Drag Racing 101 – May 2013
Some things in life are easy and some are more difficult. With a smile on his face, a young racer once told me, “Drag racing is easy. All you need to do is cut a light and run your number,” meaning of course the driver’s selected dial-in. The smile told me that he knew it really was not that easy, but in fact, that is what each racer in the Sunoco Racing Fuels ET Series is striving for at each and every event, and each and every pass down the track. Having spent 41 years on the teacher side of the desk, I must admit, if I can help anyone gain more knowledge, I will do my best to achieve that goal. Furthermore, with the excellent skills of the racers who frequent Woodburn Dragstrip, I am more than happy to share what knowledge I have gained with others, so that all can compete at the high level required to become a champion racer. Therefore, this installment of Straight Talk will be my condensed version of Drag Racing 101 which includes two main topics: 1) Reaction Time, and 2) Finish Line.
First of all, just like all things in life, “Practice makes Perfect”. That statement applies to drag racing as well. If you want to improve, you will need to practice. The more experience you have, the better you will be. Many drivers at Woodburn Dragstrip are actively competing at two or more race tracks each week. If you cannot do that, taking advantage of the Friday Night Fun Drags which begin at Woodburn Dragstrip on May 31st and continue throughout the summer would be an excellent idea.
REACTION TIME: In regards to “How to Cut a Light” — As a driver, you must be focused on the tree. Anything that distracts you, will diminish your chance of success. Some drivers will react to the top bulb and some will react to the third bulb. If you wait for the green, you are too late. The driver needs to know that there is a slight delay from the time he/she sees the light until his/her feet or hands react to that sight. We call that the driver’s reaction time. In addition, there is a slight delay from the time your hand/feet move until the car moves. We call that the car’s reaction time. Thirdly, there is a slight delay from the time your car moves until it rolls through or lifts up out of the staging beam. Our job as driver is to find the point where these three slight delays will always result in a green light as close to a .000 reaction time as possible. Some things you might experiment with are: front and rear tire pressure, engine rpm, bumping in deeper or deep staging, as well as various mechanical and drive train adjustments you can make to your car. Always stage the car in the same way each time. It will be your task to find what you must do to repeatedly achieve that excellent reaction time.
FINISH LINE: It is the goal of a bracket racer to cross the line ahead of the competition without going quicker than his/her posted dial-in. This will require some quick decision making by the driver. As the current driver of a slow, 18-second car, I have more time to make that decision. I make decisions at three points as I motor down track. My first assessment is made based on a red light start either by me or my opponent. If either occurs, I keep my foot all the way to the floor through the full quarter mile. My second assessment is made at the 1000 foot mark where I judge the distance between our two cars. How much distance is there between our cars, and how fast is he/she gaining? If you are driving the faster car, you will be asking, “Can I catch up with my opponent?” If I decide that I will get to the finish line first, I must decide how much I can slow my car without letting my opponent pass me. Following are the facts on which I make my decisions: As a driver, I want to know how much distance my car will travel in .01 second. If I know the mph of my opponent, I can compute how fast he/she is gaining on me. At 70 mph, my car will travel 12.3 inches in .01 second. If I have a .01 second reaction time advantage, I have 12 inches to play with at the finish line. Maybe you are interested in data for your car. Here are the facts: At 80 mph you cover 14 inches in .01 second. At 90 mph you will cover 15.8 inches in .01 second. At 100 mph you will cover 17.6 inches in .01 second. At 110 mph – 19.3 inches; At 120 mph – 21.1 inches; At 130 mph – 22.9 inches; At 140 mph – 24.6 inches; At 150 mph – 26.4 inches; at 160 mph – 28.1 inches; and at 170 mph you will cover 29.9 inches in .01 second. So as a driver, if you know how far you will go in .01 second and you have a good idea regarding your opponent, if you compute the difference, you know approximately how much you have to play with at the finish line. If you can do that successfully round after round, you will have a very good year and likely be crowned champion of your class.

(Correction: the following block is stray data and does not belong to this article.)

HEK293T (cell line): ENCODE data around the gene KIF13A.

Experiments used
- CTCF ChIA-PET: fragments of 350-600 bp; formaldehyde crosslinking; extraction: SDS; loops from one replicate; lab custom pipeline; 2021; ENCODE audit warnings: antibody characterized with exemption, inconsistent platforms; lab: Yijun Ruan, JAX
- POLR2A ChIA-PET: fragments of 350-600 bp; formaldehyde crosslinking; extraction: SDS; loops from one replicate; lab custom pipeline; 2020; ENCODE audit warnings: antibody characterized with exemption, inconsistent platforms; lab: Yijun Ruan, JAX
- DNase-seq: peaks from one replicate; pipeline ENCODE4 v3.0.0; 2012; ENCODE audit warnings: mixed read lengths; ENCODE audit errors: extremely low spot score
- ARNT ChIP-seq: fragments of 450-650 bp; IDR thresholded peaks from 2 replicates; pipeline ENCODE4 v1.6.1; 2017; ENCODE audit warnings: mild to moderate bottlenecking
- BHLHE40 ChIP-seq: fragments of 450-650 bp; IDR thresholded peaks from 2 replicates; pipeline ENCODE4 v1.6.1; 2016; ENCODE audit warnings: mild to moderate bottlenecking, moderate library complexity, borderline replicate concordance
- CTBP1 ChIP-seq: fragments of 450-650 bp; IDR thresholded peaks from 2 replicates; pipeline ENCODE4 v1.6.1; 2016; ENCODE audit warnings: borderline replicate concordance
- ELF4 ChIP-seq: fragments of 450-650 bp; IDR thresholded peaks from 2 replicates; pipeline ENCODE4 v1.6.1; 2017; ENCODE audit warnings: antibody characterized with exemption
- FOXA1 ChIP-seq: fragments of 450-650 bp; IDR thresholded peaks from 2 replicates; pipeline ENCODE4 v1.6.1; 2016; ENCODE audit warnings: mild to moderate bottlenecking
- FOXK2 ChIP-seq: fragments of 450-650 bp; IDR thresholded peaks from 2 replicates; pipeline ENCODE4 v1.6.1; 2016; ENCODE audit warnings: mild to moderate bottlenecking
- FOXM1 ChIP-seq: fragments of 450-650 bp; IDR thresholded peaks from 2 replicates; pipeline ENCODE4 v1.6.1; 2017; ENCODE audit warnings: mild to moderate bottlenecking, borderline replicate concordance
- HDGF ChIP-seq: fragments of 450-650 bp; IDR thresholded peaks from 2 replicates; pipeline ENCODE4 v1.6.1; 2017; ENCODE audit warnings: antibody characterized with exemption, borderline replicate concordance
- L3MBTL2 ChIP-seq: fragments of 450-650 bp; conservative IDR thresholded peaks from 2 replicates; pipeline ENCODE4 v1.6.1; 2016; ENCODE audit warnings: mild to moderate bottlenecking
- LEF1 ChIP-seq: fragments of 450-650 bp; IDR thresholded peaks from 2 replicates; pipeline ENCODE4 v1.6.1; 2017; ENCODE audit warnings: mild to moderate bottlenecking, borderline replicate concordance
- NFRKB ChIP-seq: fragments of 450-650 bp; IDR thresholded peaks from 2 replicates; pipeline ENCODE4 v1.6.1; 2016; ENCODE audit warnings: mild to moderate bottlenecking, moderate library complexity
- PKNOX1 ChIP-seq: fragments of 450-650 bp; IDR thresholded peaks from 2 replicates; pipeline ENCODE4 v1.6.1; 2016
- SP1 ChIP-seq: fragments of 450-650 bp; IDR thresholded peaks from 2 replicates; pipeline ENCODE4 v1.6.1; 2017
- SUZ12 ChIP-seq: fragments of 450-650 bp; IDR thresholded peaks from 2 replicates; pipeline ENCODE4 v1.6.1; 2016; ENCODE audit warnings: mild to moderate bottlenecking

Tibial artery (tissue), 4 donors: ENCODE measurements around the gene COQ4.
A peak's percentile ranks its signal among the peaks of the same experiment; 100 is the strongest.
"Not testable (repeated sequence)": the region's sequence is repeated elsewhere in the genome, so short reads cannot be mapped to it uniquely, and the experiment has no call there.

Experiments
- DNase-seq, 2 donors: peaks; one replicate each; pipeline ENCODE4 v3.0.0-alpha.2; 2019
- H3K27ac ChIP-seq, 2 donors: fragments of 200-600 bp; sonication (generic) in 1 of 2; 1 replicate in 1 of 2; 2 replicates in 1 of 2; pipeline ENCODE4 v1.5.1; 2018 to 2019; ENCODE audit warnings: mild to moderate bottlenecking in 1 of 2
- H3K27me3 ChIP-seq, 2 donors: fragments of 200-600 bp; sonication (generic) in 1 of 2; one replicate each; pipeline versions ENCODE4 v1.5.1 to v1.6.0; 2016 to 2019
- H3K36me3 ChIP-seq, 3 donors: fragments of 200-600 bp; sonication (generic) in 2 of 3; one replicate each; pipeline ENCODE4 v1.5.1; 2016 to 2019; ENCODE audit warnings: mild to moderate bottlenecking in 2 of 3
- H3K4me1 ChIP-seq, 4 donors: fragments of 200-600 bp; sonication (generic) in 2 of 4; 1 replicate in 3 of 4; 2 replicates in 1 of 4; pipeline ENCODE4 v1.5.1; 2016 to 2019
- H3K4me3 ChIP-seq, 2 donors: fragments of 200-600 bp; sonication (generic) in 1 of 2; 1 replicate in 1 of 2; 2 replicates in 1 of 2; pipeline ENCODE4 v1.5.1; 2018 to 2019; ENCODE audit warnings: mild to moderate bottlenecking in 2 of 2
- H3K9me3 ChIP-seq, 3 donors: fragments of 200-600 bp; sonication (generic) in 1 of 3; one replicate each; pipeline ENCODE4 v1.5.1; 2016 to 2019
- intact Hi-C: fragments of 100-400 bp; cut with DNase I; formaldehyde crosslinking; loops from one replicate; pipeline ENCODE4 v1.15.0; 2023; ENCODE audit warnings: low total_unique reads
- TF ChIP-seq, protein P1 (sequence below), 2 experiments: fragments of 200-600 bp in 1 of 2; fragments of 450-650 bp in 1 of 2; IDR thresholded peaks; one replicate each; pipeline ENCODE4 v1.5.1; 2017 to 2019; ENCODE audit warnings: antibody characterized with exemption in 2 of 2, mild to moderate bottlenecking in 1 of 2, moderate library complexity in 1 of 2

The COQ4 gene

However, if this all is too confusing, let me suggest another much simpler approach. Why not just dial what you think your car will run and keep your foot down until you cross the finish line. After all, drag racing is really not that difficult. As someone once said, “all you need to do is cut a good light and run your number”
Elvon Kauffman has been drag racing since 1975. He has been a NHRA Northwest Division Bracket Champion twice – first in 1978 when he defeated fellow Woodburn racer, Joe DiFillipi at Seattle International Raceway and secondly, in 1980 when he again defeated a Woodburn racer, Ron Burch at Woodburn Dragstrip. He was the first and only World Champion in Heavy Bracket, winning with his 1970 Plymouth Road Runner 4-speed at the now defunct Ontario Motor Speedway in October, 1980.
Elvon’s variety of life experiences become the basis for the stories he shares in Straight Talk, a monthly column produced by Woodburn Dragstrip.